ST. LOUIS, Feb. 27, 2008 — The Boeing Company [NYSE: BA] today announced that its more than 260 commercial and civil satellites have achieved a total of 2,500 years of service. "When the nightly news warns of an approaching storm, when a car’s onboard navigation system provides directions, when a credit card is swiped and approved for credit, and when a warfighter receives mission-critical information, chances are a Boeing satellite is at your service," said Craig Cooning, vice president and general manager of Boeing Space and Intelligence Systems, the unit responsible for the company’s communications satellites. "Over the past 45 years, satellite technology has helped to create many new industries, including direct-to-home television, intercontinental cell phone usage, and Internet operations, to name a few. It’s unlikely that a day passes when a satellite hasn’t touched your life in some way, and Boeing’s been there from the start."
Boeing’s space-based contributions to the world can be traced back to 1963, when the company achieved an industry first with the launch of Syncom, the world’s first communications satellite to operate in geosynchronous orbit, 22,300 miles above the equator. Following a theory put forth by inventor and science-fiction writer Arthur C. Clarke, Boeing satellites proved that in that orbit, only three satellites are needed to provide worldwide coverage, compared with more than 50 in a lower orbital position. Boeing today specializes in geosynchronous communications satellites for commercial, civil and military use.
New uses for satellite services result from the exponential development of technology. Early satellites required ground-station antennas the size of a small house. The electronics that operated the satellite were also located on the ground, resulting in satellites designed for a single use, without the ability to be reprogrammed for a different mission or service. Contrast this with today’s satellites, which carry their "brains" onboard and can communicate to dishes the size of a pencil eraser. Reprogrammable payloads enable operators to change the function of the satellite from one use to another, and phased-array antennas enable operators to adjust the regions that receive the satellite’s signal, resulting in instant communications capabilities. The importance of this ability increases during emergencies, catastrophic events or the mobilization of military units.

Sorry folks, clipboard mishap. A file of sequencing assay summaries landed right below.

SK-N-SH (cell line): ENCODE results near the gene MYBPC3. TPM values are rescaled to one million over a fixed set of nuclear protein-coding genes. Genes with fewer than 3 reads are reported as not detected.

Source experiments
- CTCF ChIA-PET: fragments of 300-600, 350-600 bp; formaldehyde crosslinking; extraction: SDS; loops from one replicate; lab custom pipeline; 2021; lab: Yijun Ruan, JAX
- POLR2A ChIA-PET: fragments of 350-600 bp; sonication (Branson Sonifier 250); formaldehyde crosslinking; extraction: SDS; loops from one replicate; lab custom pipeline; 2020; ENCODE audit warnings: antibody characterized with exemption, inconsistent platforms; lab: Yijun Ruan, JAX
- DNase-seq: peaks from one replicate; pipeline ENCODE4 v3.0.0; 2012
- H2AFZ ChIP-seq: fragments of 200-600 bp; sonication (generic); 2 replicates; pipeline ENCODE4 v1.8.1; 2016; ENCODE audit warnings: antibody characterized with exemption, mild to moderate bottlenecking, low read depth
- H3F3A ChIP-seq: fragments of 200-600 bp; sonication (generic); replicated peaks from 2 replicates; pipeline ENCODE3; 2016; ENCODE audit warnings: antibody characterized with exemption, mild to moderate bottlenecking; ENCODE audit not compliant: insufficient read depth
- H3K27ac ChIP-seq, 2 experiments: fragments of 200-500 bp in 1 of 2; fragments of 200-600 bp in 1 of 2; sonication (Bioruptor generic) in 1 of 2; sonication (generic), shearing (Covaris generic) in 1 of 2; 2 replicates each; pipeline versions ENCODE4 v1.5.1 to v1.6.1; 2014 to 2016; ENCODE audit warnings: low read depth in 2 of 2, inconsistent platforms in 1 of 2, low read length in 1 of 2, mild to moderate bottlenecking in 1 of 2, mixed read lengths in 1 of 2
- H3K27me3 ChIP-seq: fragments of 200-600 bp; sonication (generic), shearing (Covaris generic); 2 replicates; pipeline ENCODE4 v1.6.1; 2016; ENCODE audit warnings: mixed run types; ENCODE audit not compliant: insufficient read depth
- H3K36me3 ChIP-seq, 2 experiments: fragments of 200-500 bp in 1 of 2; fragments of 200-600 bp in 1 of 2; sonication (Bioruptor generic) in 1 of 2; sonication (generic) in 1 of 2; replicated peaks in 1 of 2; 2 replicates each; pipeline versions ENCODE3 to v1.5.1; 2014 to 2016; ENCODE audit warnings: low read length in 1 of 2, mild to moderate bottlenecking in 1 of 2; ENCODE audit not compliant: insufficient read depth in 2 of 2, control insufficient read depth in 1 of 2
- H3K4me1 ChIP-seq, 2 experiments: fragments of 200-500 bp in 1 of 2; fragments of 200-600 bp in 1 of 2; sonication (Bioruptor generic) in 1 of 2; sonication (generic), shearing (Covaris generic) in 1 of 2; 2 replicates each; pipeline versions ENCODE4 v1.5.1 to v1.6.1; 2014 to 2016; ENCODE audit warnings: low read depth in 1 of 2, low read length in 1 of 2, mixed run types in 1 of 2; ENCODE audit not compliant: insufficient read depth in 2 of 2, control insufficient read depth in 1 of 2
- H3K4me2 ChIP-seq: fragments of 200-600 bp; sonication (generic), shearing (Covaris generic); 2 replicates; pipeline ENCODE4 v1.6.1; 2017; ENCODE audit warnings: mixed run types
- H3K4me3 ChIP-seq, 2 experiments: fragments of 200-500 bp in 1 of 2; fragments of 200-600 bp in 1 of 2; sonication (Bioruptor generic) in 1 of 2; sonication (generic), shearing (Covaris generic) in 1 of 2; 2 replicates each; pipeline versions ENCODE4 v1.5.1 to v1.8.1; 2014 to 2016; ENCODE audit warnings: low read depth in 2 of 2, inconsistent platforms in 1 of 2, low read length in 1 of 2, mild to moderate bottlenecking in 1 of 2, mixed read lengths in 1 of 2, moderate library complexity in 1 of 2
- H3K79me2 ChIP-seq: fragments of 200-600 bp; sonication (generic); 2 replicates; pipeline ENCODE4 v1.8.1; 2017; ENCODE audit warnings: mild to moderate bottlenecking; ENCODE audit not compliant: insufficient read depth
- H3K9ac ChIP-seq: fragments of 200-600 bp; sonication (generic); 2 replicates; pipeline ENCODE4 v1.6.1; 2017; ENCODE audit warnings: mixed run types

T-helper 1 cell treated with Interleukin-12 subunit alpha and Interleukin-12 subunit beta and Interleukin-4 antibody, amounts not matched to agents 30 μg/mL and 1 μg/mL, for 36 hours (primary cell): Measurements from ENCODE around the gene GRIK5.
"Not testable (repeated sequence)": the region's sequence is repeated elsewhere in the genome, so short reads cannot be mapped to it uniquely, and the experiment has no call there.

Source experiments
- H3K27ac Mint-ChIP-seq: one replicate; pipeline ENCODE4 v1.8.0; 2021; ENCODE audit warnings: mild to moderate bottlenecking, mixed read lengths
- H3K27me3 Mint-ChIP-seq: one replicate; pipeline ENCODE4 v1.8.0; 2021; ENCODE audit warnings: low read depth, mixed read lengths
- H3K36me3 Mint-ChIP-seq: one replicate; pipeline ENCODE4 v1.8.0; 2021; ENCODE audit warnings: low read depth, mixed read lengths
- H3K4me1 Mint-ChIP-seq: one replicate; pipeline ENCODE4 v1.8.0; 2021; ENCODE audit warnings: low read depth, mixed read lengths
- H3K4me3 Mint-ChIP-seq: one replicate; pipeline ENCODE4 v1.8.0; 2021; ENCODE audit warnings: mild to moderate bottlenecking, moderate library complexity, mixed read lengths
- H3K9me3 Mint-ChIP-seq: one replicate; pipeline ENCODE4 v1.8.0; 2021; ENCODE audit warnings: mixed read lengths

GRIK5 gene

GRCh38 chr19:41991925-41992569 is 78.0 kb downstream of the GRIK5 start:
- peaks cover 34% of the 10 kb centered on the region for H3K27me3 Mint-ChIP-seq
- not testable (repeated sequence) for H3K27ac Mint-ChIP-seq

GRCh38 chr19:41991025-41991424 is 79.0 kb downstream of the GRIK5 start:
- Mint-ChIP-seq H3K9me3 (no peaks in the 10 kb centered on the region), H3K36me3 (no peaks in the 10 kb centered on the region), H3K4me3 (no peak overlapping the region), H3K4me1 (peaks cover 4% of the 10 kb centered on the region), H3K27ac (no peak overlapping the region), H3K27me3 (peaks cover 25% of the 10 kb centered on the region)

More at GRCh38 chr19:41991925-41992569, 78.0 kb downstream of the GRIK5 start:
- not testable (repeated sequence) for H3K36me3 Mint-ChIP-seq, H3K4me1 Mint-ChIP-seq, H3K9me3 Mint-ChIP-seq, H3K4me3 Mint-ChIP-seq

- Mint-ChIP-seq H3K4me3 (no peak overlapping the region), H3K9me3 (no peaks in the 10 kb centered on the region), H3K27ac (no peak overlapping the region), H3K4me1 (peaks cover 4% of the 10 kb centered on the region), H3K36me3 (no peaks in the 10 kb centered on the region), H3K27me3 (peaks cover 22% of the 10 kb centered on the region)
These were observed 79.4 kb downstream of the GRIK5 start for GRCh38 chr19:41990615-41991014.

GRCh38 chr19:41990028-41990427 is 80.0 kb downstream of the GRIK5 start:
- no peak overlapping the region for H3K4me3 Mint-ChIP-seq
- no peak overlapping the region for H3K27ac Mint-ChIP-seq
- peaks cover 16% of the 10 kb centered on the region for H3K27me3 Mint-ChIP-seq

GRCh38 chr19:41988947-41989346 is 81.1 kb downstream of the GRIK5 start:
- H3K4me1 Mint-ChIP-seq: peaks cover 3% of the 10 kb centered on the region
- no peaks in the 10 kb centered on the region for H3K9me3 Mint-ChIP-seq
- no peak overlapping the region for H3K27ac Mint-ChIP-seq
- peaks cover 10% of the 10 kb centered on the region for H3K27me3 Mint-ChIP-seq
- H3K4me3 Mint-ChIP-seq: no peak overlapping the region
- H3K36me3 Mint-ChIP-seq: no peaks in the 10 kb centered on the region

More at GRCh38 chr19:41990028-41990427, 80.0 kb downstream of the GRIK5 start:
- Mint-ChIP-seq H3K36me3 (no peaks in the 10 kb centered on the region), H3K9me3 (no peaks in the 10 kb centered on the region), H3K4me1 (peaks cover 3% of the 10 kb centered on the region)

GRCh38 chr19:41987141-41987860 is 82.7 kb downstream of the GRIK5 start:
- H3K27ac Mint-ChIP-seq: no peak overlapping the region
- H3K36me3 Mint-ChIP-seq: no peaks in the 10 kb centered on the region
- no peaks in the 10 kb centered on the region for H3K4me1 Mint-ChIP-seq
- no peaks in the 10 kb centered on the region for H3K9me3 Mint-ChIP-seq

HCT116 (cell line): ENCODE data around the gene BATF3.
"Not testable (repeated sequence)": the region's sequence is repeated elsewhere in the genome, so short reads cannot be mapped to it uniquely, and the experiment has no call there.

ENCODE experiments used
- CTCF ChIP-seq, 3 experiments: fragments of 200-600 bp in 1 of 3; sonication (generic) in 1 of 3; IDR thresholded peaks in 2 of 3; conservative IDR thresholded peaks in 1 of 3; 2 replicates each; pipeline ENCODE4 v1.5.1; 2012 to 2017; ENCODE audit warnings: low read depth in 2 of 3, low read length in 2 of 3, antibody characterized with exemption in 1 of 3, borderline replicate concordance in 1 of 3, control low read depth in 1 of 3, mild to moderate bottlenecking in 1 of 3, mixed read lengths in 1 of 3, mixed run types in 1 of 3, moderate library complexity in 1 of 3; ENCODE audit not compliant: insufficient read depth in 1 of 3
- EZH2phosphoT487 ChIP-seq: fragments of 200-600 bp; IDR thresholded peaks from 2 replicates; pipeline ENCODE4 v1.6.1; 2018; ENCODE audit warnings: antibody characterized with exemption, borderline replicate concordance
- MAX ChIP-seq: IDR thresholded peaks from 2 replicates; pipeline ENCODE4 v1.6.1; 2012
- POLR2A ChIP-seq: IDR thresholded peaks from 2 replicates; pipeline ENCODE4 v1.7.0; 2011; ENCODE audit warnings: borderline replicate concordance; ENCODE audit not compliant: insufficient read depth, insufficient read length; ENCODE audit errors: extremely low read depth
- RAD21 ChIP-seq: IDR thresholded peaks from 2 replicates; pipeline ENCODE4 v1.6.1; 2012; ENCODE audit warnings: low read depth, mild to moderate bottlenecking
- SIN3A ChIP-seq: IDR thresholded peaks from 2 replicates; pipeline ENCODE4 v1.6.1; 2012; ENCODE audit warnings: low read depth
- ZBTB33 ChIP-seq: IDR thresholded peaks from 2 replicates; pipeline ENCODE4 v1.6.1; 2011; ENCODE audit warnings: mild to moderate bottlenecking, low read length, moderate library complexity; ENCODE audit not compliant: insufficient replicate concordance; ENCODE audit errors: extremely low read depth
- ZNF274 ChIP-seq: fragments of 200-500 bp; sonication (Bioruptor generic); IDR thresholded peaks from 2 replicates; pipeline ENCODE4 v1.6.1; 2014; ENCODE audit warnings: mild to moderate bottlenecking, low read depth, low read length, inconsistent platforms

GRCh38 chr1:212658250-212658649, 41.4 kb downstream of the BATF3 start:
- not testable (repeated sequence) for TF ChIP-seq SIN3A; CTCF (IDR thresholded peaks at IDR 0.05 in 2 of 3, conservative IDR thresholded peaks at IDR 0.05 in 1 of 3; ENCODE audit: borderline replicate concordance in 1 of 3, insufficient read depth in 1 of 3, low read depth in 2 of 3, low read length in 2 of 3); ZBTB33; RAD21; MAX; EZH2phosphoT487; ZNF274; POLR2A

Boeing has built one third of the approximately 250 satellites in geosynchronous orbit today. Recent satellites to enter service include DIRECTV 10, Spaceway (broadband Internet), Thuraya 3 (mobile phone service), GOES 13 (weather prediction), and the U.S. Air Force’s Wideband Global SATCOM spacecraft (military communications).
"We maintain a solid satellite backlog in our factory, with 27 today, and we plan to launch at least five satellites in 2008," Cooning said. "In addition, we are aggressively pursuing new business, such as U.S. Air Force’s Transformational Communications Satellite system (TSAT) and the next-generation Global Positioning System (GPS III), as well as NASA’s next-generation Geostationary Operational Environmental Satellite System (GOES R) and several highly competitive commercial satellite programs. We are passionate about this technology and about this business, and we are committed to delivering the highest-quality satellites to our customers."
Boeing builds these spacecraft at its Satellite Development Center in El Segundo, Calif. Encompassing 1 million square feet, the center is the largest dedicated satellite factory in the world. Its employees monitor all processes to ensure the factory is as Lean as possible. Lean manufacturing increases efficiency and reduces costs, key discriminators for Boeing’s satellite competitions.
Source: Boeing Integrated Defense Systems
Picture provided and copyrighted by Boeing Photo - Bob Ferguson
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